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California ARB Adopts Low-Sulfur Fuel Rules for Ocean-Going Vessels; US Adopts MARPOL Act

24 July 2008

Potential cancer risk resulting from exposure to diesel PM from ocean-going vessels (OGV), 2005 baseline. Note the hot spot around the Southern California ports. Click to enlarge.

The California Air Resources Board adopted a regulation that requires ocean-going vessels (OGV) within 24 nautical miles of California’s coastline to use lower-sulfur marine distillates in their main and auxiliary engines and auxiliary boilers, rather than the dirtier heavy-fuel oil called bunker fuel. (Earlier post.) About 2,000 ocean-going vessels visiting California ports annually are subject to this restriction.

Separately and earlier in the week, US President George Bush signed into law the Maritime Pollution Protection Act of 2008, which clears the way for US ratification of the international treaty regulating emissions—MARPOL Annex VI—from diesel-powered OGVs.

The proposed California regulation requiring ships to use more refined fuel with lower sulfur content would be implemented in two steps. In 2009, MGO (marine gasoil) would have a sulfur limit of 1.5% (15,000 ppm), while MDO (marine diesel oil) would have a limit of 0.5% (5,000 ppm). In 2012, the limits for both fuels drops to 0.1% (1,000 ppm). Both US-flagged and foreign-flagged vessels are subject to the regulation which is the most stringent and comprehensive requirement for marine fuel-use in the world.

In 2009 about 75% percent of current levels of diesel PM, more than 80% of the sulfur oxides and 6% of the nitrogen oxides will be eliminated. In 2012, when the very low sulfur fuel requirement is implemented, reductions of diesel particulate matter will be 15 tons daily, an 83% reduction compared to uncontrolled emissions. Sulfur oxides will be reduced by 140 tons daily, a 95% reduction and nitrogen oxides will be reduced by 11 tons per day, a 6% reduction.

Diesel exhaust contains more than 40 known cancer-causing compounds. Currently in California, diesel PM emissions from ocean-going vessels expose more than twenty-seven million people or 80% of California's total population, to cancer risk levels at or above 10 chances in a million.

With the new ruling, an estimated 3,600 premature deaths between 2009 and 2015 will be avoided, and the cancer risk associated with the emissions from these vessels would be reduced by more than 80%. In addition, the measure will aid the South Coast Air Quality Management District meet its federal clean air requirements for fine particulate matter by 2014 and move California closer to its goal of reducing diesel particulate matter 85% by 2020.

This fall the ARB will consider further measures to reduce emissions from heavy-duty diesel trucks.

The new ARB sulfur limits and the proposed changes in sulfur limits in MARPOL. Click to enlarge.

US and MARPOL. The president’s signature of the act brings into statute Annex VI to the International Convention on the Prevention of Pollution from Ships (known as MARPOL). The US Senate gave its formal advice and consent to Annex VI in 2006. The final step of the ratification process is for the President deliver a letter—known as diplomatic instrument of ratification—to the International Maritime Organization. The US becomes a party three months later. MARPOL Annex VI entered into force beginning in May of 2005, although ships have met most provisions since 2000.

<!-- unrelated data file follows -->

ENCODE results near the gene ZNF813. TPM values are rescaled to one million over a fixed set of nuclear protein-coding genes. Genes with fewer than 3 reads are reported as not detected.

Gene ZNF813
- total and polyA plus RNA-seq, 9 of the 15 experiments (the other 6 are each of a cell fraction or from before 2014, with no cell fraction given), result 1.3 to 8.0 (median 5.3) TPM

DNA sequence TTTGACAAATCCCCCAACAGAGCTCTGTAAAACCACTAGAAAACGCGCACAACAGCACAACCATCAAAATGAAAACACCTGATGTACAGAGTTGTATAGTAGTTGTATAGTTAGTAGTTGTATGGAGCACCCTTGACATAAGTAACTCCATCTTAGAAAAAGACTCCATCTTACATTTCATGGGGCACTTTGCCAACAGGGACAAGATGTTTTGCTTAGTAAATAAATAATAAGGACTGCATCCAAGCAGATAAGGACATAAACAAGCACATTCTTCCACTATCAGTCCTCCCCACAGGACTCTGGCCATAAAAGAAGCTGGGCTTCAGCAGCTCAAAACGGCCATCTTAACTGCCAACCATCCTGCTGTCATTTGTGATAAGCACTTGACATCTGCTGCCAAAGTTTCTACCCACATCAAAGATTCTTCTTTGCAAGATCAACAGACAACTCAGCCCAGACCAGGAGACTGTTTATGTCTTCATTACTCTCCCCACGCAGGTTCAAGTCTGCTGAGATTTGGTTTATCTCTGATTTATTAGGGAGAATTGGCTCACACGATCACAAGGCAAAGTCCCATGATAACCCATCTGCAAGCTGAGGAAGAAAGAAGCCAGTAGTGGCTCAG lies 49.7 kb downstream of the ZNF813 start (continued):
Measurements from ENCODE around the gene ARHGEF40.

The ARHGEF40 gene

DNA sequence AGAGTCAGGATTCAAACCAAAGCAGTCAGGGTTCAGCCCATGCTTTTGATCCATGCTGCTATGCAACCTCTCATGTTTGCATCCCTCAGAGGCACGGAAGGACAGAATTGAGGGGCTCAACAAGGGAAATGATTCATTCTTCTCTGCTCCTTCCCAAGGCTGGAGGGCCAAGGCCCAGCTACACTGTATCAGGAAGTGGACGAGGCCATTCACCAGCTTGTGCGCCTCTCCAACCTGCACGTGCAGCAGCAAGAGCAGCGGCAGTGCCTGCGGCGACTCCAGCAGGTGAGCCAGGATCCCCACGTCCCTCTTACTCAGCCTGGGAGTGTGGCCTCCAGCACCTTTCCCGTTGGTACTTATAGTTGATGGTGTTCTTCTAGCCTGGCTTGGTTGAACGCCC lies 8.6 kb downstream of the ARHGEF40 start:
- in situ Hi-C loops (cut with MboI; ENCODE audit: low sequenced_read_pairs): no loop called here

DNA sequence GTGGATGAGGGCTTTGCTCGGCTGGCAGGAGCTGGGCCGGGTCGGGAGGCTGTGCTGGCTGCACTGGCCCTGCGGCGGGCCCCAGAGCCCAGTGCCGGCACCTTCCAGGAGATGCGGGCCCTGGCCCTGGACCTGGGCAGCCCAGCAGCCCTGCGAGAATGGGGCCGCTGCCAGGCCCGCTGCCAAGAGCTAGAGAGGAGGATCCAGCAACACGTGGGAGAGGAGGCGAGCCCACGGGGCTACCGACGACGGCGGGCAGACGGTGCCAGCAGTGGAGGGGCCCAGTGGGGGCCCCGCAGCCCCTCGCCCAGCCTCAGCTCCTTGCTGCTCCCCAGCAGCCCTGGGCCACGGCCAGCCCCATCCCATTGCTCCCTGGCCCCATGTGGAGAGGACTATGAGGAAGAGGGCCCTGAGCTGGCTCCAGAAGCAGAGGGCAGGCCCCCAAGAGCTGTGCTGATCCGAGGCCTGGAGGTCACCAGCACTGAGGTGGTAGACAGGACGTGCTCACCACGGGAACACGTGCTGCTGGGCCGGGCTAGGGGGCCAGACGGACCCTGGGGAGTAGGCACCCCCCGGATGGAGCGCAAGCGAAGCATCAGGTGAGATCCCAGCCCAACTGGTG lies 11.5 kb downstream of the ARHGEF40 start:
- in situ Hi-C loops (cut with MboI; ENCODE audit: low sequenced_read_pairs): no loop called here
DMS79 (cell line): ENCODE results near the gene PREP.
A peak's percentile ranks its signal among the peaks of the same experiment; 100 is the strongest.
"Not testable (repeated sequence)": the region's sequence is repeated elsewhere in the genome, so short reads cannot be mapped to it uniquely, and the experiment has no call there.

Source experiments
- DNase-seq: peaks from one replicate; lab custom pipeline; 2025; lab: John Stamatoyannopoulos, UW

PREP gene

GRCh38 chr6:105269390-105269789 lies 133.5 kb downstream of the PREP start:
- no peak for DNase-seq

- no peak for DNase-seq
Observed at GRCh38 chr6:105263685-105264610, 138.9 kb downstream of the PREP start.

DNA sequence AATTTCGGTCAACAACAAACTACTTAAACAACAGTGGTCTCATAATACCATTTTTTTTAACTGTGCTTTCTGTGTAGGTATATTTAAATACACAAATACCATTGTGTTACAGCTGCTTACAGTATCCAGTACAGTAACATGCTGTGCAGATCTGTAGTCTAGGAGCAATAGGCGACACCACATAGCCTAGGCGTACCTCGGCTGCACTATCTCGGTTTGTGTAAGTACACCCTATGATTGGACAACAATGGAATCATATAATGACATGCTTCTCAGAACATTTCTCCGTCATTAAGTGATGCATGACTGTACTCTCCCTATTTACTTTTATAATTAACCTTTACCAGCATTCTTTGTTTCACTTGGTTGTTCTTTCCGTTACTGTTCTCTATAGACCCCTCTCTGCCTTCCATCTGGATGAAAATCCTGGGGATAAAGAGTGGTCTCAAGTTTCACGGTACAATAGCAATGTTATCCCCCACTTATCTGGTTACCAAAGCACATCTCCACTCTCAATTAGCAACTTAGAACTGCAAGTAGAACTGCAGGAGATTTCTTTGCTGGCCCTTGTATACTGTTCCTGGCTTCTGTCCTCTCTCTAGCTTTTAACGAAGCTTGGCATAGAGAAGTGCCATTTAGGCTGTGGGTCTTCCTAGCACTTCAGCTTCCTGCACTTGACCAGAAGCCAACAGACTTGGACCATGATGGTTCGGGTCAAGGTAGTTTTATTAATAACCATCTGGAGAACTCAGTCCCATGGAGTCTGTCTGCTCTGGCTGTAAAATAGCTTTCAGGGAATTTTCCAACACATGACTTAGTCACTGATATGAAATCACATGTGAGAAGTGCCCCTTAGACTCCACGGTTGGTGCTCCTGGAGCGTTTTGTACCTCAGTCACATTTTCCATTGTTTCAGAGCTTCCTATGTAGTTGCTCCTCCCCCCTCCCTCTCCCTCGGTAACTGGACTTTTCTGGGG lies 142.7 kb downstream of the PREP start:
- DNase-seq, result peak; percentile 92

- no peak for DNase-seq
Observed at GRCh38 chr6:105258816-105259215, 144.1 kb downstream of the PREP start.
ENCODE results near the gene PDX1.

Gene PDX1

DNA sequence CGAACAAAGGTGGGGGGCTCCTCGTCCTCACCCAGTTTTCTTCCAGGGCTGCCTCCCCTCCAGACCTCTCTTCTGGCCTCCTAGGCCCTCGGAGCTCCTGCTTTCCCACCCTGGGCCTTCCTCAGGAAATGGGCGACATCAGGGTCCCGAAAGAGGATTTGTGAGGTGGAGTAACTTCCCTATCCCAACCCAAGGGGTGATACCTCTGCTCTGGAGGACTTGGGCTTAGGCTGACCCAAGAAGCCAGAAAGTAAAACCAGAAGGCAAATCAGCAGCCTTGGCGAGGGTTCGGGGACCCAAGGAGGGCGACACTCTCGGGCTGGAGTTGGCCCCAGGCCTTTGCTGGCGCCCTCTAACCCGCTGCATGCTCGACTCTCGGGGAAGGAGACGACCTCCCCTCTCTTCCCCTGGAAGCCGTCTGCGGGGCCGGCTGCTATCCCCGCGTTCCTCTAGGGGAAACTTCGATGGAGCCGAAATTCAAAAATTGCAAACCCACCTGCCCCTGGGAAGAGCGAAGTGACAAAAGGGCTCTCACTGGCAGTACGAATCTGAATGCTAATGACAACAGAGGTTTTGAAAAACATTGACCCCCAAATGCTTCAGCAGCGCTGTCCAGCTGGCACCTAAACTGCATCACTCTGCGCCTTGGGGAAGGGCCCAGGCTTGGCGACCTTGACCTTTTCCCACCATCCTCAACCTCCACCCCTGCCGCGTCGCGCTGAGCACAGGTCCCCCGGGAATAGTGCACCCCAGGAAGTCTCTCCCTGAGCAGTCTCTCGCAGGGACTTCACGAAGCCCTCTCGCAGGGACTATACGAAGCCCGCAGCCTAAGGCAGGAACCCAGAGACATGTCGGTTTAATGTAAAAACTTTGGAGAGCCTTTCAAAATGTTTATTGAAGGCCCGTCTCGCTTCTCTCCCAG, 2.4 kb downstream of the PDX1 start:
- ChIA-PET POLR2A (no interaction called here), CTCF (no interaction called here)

Under MARPOL Annex VI, container ships, tankers, cruise ships and bulk carriers must limit NOx emissions from their Category 3 diesel engines. Category 3 marine diesel engines are those with per-cylinder displacement at or above 30 liters. It also sets a cap on the sulfur content of the fuel they burn and includes a program for designating areas where more stringent fuel controls apply, such as near coastlines that have more severe air quality concerns.

This October, the parties to MARPOL will work to strengthen NOx and SO2 standards and the sulfur requirements in fuel.

In April, the Marine Environment Protection Committee (MEPC) of the International Maritime Organization (IMO) approved proposed amendments to the MARPOL Annex VI regulations that implements a progressive reduction in sulfur oxide (SOx) emissions, with the global sulfur cap reduced initially to 3.50% (35,000 ppm) from the current 4.50% (45,000 ppm), effective 1 January 2012; then progressively to 0.50% (5,000 ppm), effective 1 January 2020, subject to a feasibility review to be completed no later than 2018. Should the 2018 review reach a negative conclusion, the effective date would default to 1 January 2025.

The limits applicable in Sulfur Emission Control Areas (SECAs) would be reduced to 1.00% (10,000 ppm), beginning on 1 March 2010 (from the current 1.50%, 15,000 ppm); being further reduced to 0.10% (1,000 ppm), effective from 1 January 2015. In the current Annex VI, there are two SECAs designated: the Baltic Sea and the North Sea area, which also includes the English Channel. (Earlier post.) The US Environmental PRotection AGency (EPA) has said that it intends to investigate this special designation for one or more areas in the United States.